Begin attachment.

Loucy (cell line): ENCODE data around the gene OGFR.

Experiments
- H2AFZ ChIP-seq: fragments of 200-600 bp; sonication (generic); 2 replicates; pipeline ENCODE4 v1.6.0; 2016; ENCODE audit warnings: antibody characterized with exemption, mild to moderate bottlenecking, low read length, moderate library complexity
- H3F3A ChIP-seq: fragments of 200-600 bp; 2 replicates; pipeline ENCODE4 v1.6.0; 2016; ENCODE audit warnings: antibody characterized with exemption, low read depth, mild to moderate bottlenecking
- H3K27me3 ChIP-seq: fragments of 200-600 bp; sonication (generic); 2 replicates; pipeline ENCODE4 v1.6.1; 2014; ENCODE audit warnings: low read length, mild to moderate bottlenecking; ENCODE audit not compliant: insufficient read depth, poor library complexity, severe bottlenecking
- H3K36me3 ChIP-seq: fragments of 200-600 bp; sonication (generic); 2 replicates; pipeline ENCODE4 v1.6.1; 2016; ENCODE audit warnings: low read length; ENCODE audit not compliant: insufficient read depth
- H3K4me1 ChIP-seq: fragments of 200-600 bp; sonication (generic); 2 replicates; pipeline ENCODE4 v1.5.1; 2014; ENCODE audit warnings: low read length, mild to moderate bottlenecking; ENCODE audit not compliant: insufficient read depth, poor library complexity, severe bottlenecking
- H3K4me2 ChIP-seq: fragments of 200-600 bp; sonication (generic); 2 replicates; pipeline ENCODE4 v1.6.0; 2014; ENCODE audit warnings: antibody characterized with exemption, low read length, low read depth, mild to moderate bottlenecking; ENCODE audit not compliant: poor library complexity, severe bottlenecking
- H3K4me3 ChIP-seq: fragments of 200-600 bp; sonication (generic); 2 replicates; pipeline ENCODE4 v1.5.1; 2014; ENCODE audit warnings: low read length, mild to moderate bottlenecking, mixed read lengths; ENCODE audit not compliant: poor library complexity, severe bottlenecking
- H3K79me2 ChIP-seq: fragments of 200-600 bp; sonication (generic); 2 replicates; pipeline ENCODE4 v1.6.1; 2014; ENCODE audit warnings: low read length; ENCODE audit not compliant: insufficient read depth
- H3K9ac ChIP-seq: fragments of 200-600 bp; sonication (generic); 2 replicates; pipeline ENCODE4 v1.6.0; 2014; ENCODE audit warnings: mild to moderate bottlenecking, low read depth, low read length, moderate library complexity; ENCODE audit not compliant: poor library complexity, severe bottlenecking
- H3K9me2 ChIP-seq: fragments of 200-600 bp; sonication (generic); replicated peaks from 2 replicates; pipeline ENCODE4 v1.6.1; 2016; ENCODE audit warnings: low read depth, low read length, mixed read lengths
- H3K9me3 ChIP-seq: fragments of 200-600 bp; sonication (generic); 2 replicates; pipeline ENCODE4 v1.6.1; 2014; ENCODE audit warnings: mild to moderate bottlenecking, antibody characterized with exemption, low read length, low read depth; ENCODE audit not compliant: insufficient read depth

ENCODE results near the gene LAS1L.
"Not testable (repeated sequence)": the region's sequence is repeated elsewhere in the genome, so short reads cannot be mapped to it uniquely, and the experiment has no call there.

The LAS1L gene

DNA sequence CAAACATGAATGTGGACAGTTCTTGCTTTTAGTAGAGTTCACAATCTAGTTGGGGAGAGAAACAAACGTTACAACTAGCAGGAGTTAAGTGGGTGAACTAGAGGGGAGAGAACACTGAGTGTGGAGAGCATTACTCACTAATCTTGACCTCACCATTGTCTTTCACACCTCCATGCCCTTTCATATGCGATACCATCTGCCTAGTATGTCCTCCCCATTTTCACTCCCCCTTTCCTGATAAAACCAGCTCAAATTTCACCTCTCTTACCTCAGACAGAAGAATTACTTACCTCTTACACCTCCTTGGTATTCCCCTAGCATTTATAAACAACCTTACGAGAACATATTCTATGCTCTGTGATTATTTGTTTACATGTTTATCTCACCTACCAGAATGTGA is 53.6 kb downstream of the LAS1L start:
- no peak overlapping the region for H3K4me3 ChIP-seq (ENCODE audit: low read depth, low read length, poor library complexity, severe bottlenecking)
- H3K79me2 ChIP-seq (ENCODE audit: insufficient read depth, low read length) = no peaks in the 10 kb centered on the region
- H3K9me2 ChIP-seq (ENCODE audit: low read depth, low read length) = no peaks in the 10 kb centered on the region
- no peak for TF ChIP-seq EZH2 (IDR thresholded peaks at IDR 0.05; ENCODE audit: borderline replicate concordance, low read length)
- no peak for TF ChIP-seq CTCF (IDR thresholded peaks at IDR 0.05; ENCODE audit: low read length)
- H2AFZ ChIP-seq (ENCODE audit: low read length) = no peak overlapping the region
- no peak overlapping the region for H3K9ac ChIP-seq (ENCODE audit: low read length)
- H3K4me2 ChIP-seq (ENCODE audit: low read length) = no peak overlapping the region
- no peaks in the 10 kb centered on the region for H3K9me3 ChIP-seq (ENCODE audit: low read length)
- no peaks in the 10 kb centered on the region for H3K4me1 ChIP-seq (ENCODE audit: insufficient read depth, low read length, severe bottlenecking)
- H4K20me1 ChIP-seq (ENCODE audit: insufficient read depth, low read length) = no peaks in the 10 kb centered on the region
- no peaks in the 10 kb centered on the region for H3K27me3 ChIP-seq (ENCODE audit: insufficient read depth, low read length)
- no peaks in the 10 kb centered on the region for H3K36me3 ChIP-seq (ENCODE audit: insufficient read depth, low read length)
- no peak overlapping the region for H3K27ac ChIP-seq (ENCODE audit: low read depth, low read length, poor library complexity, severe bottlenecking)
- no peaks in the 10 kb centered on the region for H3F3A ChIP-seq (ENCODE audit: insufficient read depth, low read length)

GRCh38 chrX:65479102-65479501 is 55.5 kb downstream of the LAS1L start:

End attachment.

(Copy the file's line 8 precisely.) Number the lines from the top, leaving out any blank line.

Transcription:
- H3K4me2 ChIP-seq: fragments of 200-600 bp; sonication (generic); 2 replicates; pipeline ENCODE4 v1.6.0; 2014; ENCODE audit warnings: antibody characterized with exemption, low read length, low read depth, mild to moderate bottlenecking; ENCODE audit not compliant: poor library complexity, severe bottlenecking